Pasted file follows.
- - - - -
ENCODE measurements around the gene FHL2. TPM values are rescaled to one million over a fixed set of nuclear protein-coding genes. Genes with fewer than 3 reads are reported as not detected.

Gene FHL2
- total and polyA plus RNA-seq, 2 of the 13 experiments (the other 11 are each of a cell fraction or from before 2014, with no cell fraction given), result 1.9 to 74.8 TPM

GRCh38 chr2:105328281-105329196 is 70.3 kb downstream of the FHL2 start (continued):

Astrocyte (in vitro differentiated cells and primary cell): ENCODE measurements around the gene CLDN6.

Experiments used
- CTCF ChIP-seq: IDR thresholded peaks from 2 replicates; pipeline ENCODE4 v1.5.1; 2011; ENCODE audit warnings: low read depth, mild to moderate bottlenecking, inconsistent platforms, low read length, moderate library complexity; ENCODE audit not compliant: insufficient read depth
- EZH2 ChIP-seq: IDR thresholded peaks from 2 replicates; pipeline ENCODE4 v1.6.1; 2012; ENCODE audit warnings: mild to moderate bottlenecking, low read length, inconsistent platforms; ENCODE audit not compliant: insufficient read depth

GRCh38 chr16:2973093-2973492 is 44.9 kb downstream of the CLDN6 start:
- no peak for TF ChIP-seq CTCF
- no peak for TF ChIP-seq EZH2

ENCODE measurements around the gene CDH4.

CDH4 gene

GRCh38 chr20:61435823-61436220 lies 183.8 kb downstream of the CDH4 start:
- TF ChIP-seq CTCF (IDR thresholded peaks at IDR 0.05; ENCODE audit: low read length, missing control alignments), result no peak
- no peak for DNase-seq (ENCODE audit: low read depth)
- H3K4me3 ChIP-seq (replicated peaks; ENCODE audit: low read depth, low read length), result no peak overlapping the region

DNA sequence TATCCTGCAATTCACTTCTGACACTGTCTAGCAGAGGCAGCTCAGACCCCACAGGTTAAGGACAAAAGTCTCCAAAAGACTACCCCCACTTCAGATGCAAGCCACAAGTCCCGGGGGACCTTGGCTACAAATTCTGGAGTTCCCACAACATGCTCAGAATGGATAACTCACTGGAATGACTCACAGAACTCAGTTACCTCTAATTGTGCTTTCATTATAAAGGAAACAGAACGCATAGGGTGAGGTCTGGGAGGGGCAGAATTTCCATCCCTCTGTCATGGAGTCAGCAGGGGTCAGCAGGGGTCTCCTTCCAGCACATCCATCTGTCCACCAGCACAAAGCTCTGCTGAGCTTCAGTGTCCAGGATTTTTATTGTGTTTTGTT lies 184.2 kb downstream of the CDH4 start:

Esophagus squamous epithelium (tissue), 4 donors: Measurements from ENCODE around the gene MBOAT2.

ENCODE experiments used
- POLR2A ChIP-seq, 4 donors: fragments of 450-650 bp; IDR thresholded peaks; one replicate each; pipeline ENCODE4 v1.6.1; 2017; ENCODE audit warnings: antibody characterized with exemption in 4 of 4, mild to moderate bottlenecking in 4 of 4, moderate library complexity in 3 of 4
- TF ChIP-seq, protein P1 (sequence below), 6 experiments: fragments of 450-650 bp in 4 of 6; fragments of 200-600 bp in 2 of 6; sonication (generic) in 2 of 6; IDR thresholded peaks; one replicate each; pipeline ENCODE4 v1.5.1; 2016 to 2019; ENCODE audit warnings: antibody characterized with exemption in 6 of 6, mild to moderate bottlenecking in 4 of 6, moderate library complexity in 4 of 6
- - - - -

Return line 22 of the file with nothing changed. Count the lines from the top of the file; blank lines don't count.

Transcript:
- TF ChIP-seq, protein P1 (sequence below), 6 experiments: fragments of 450-650 bp in 4 of 6; fragments of 200-600 bp in 2 of 6; sonication (generic) in 2 of 6; IDR thresholded peaks; one replicate each; pipeline ENCODE4 v1.5.1; 2016 to 2019; ENCODE audit warnings: antibody characterized with exemption in 6 of 6, mild to moderate bottlenecking in 4 of 6, moderate library complexity in 4 of 6